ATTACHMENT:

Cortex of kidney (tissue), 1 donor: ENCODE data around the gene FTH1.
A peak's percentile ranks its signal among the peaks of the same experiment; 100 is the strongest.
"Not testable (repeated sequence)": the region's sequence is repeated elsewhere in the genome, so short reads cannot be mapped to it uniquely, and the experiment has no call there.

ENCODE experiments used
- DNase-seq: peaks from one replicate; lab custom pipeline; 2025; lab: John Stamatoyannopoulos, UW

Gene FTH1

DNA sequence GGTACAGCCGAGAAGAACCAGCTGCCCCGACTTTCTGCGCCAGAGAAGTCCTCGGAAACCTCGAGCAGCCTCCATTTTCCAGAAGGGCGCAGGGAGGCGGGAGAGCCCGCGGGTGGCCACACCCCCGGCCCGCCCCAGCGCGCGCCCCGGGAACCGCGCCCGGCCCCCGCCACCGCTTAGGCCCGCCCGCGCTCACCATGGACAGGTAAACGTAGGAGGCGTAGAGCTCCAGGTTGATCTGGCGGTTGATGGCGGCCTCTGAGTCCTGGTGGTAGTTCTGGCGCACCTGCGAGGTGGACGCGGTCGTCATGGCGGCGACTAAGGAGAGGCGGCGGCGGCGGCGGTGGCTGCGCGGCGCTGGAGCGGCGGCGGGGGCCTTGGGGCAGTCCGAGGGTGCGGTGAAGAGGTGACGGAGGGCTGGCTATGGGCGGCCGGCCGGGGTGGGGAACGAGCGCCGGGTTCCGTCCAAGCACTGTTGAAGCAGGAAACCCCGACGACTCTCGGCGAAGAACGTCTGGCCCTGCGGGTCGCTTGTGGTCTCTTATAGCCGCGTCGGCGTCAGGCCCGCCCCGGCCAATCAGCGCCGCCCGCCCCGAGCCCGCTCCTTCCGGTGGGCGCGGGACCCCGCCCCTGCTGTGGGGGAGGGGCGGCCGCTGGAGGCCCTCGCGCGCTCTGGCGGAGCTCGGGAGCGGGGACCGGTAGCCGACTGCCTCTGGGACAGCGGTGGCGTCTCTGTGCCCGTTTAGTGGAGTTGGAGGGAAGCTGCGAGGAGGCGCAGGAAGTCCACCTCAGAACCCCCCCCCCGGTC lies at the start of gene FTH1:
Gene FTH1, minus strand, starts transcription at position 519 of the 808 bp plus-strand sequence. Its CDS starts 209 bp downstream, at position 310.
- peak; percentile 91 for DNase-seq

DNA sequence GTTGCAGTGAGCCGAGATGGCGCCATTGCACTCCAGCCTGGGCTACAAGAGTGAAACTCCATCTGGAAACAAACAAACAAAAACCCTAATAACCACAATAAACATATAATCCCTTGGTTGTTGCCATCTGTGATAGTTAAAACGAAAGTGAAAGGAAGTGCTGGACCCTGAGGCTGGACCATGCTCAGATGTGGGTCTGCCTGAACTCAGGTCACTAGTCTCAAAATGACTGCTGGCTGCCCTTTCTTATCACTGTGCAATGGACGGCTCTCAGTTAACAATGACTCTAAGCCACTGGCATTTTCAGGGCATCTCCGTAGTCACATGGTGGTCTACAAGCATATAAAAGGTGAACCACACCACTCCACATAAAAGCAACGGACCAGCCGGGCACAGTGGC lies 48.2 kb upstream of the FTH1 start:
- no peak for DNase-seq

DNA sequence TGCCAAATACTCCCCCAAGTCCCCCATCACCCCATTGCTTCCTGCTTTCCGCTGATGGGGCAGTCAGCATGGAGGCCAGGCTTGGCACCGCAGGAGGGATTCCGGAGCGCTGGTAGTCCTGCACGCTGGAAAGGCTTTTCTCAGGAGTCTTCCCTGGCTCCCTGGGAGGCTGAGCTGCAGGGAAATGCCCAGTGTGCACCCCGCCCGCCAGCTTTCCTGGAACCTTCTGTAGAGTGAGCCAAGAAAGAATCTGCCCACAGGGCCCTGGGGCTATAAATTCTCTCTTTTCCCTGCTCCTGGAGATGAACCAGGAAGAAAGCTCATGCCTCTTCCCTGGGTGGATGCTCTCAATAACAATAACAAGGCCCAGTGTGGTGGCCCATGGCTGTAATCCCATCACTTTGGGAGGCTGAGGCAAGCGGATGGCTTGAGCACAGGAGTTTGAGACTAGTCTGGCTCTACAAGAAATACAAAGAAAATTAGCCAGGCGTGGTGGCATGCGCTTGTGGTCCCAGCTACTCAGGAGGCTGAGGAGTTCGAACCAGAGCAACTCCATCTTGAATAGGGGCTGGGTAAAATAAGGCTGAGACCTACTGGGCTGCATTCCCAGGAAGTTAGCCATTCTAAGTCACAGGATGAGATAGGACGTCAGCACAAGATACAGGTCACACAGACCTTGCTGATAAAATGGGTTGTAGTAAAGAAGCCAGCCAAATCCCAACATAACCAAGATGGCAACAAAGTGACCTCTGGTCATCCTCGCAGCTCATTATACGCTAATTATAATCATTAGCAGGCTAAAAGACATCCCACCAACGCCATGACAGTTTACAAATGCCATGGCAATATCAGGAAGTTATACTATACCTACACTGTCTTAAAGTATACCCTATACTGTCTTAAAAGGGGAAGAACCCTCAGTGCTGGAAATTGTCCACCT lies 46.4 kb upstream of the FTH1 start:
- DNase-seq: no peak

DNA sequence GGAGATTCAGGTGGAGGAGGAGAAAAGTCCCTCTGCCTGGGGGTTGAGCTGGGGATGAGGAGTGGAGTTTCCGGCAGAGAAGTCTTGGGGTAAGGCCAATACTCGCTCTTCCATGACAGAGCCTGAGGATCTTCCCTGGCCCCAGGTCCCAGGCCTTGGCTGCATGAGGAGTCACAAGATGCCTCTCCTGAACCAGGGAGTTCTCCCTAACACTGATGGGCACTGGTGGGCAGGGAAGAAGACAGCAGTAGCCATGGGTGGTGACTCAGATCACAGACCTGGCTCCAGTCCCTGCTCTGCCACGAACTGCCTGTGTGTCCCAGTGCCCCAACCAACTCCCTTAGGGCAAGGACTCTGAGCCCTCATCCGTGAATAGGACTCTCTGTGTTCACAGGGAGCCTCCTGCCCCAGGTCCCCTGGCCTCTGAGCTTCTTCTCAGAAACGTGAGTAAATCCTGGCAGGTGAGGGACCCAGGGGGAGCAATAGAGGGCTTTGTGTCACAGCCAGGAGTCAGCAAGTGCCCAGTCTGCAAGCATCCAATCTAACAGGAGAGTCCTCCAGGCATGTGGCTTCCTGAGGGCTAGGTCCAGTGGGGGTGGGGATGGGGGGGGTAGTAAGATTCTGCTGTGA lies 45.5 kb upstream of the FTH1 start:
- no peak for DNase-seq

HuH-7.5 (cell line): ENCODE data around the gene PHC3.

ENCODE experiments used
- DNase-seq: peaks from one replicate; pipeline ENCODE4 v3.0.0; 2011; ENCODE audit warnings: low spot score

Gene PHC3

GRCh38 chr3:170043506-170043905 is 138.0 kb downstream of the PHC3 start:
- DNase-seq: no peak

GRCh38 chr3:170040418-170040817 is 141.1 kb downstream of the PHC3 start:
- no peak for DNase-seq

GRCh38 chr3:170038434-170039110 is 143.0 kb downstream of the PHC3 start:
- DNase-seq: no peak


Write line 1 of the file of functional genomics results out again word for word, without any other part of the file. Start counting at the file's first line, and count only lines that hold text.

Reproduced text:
Cortex of kidney (tissue), 1 donor: ENCODE data around the gene FTH1.